The article then quotes Arlington and Falls Church Commonwealth’s Attorney Parisa Dehghani-Tafti, who said last month — in response to the Pence photo — that violations of coronavirus-related safety orders are to be enforced by the state Dept. of Health, not local law enforcement.

Dehghani-Tafti told POLITICO this week that she wasn’t aware of any efforts by Virginia officials to enforce safety protections at the Trump campaign’s Arlington headquarters.

“I remain focused on the health and safety of all Arlingtonians and continue to encourage all to social distance, wear face masks, avoid large gatherings and maintain a rigorous regimen of hand washing,” Dehghani-Tafti added.

Rep. Don Beyer (D-Va.), a fierce Trump critic who represents Arlington in Congress, criticized the campaign again for its reported lax stance toward a pandemic that keeps getting worse in the U.S.

An additional 44 coronavirus cases were reported over the weekend in Arlington, according to the Virginia Dept. of Health, bringing the seven-day trailing rate of new cases to 93 — the highest point since June 14.

File photo via Twitter

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At least six inmates in the Arlington County jail have been released ahead of schedule, following the announcement that a sheriff’s deputy tested positive for coronavirus.

The releases came after the public defender’s office filed motions with Arlington Circuit Court to reconsider the sentences of around 20 inmates, a day after the April 23 announcement. Public Defender Brad Haywood says he also petitioned Virginia Gov. Ralph Northam for clemency for 63 local inmates, though that request is still pending.

“We have spoken with the administration and they appear to be taking the request seriously,” Haywood said of the petition. “We are providing more detailed information to them at their request. No movement yet, but we remain optimistic.”

Jails and prisons across the U.S. have been especially vulnerable to spread of the virus, with around 5,000 infections and more than 100 deaths attributable to correctional facilities, according to the CDC.

Coronavirus “spreads easily and aggressively from person to person,” Haywood noted in an April 24 letter to the circuit court. “While there are no reported cases of COVID-19 among the Arlington County Detention Facility’s incarcerated population, because of and as evidenced by the Arlington Deputy Sheriff’s positive test, infiltration is inevitable.

“The risk to inmates is going to persist regardless of how effectively the pandemic is dealt with in the community,” he added. “This is a problem that cannot be avoided, and it is quite literally a matter of life and death.”

Haywood has been assisted in his efforts by Arlington’s top prosecutor, who took office at the beginning of the year after running on a criminal justice reform platform, and the Sheriff’s Office, which runs the jail. All three have been working to reduce the inmate population during the pandemic.

“Pretty early on, the public defender and I, and the Sheriff and I, got together and realized that what we really needed to do was thin out the jail population, both for the safety of the people who were incarcerated and also for the safety of the Sheriff’s deputies,” said Commonwealth’s Attorney Parisa Dehghani-Tafti, during an online town hall about a week ago.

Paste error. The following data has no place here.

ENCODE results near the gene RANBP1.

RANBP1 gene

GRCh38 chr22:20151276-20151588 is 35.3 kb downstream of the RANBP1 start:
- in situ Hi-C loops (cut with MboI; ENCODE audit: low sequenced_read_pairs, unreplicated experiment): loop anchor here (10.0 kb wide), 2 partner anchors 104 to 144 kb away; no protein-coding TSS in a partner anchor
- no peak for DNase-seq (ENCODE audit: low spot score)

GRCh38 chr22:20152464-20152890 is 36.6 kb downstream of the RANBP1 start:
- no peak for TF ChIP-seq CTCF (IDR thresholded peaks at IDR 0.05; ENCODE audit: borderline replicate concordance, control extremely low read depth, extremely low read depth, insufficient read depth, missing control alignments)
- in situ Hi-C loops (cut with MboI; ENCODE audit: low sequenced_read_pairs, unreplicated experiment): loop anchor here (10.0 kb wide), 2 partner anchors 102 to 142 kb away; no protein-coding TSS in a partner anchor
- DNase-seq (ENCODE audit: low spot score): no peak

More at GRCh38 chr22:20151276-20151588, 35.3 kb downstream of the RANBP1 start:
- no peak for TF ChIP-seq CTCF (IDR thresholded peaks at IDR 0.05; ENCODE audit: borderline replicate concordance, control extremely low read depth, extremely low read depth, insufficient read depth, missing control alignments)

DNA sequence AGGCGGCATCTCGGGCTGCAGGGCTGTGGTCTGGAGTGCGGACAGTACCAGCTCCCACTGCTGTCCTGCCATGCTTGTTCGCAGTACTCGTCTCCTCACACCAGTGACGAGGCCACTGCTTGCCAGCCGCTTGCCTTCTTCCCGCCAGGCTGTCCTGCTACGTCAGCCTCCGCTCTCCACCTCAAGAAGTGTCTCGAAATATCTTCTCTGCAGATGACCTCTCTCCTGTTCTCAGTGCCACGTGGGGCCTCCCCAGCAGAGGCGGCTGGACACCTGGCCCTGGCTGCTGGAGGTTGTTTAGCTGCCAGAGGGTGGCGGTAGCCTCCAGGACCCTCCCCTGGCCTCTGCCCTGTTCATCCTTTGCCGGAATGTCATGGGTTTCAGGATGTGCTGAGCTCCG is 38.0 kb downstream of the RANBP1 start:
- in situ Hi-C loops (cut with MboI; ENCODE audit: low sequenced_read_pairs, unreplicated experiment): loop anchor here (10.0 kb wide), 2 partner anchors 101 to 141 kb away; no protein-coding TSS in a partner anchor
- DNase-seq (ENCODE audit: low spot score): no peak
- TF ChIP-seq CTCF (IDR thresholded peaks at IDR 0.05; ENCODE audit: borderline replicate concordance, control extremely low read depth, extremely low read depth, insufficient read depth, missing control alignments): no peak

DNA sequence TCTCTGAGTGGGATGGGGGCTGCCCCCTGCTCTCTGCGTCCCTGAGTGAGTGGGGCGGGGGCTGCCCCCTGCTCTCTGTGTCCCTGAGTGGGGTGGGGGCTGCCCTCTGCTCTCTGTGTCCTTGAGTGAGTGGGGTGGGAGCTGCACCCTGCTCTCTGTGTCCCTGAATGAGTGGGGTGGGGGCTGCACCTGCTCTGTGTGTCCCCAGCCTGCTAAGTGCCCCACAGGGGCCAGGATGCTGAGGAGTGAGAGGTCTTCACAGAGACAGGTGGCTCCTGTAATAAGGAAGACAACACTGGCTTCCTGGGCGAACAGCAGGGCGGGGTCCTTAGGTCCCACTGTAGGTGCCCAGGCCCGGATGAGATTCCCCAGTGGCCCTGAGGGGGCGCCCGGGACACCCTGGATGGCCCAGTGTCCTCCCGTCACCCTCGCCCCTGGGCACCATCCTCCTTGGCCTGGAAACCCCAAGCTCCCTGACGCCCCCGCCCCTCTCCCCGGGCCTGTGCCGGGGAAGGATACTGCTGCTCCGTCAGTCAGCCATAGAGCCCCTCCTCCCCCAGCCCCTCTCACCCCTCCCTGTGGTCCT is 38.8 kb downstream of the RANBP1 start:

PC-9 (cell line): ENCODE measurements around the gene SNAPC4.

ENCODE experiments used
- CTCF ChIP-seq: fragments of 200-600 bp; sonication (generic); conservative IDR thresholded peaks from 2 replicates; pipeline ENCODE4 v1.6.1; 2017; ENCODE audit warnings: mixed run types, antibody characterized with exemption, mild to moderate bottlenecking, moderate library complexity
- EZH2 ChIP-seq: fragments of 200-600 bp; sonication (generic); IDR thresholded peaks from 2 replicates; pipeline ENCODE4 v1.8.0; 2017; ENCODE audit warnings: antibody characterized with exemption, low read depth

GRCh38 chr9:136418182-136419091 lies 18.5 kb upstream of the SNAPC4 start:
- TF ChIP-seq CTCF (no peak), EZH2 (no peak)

“We started going through the lists to ask the question, for each person do they really need to be there? So we were pulling files and proactively calling defense attorneys and suggesting they file motions for reconsideration,” she continued. “The public defender was doing this at exactly the same time. We’re lucky that we have a good relationship and so we were talking about the cases and collaborating.”

Despite concerns for the incarcerated, Tafti said it’s not realistic to empty the jails completely.

“Obviously we can’t let everybody out, but trying to get as many folks, and to be as surgical as possible — to ask the question: is this person really going to flee or is this person really going to reoffend?” said Tafti.

There has been a 25-30% reduction in prison population “over the past few months,” according to Tafti. Judges, meanwhile, haven’t always been as receptive to the idea of releasing inmates as the prosecutor’s office. The Washington Post reported in March that at least one Arlington judge was pushing back against recommendations to release certain inmates.

Arlington County police are contributing to the thinning of the jail population, Tafti said, in part by being more selective about who is held in jail and who is released pending trial.

“[Police] are actually issuing summonses more than arresting people, so they’ve tried to pull back that way,” she said. “In the initial bond hearings we’re still trying to be as surgical and careful as possible, and make sure as many people [get bail] as possible.”

Tafti said her office no longer asks for cash bail, but depending on circumstances still has to ask for some detainees to be held. It’s a tough decision, though, given the health risks in jail.

“It’s important that we don’t put them in a position where they’re likely to get sicker when they haven’t been convicted of a crime yet,” she said.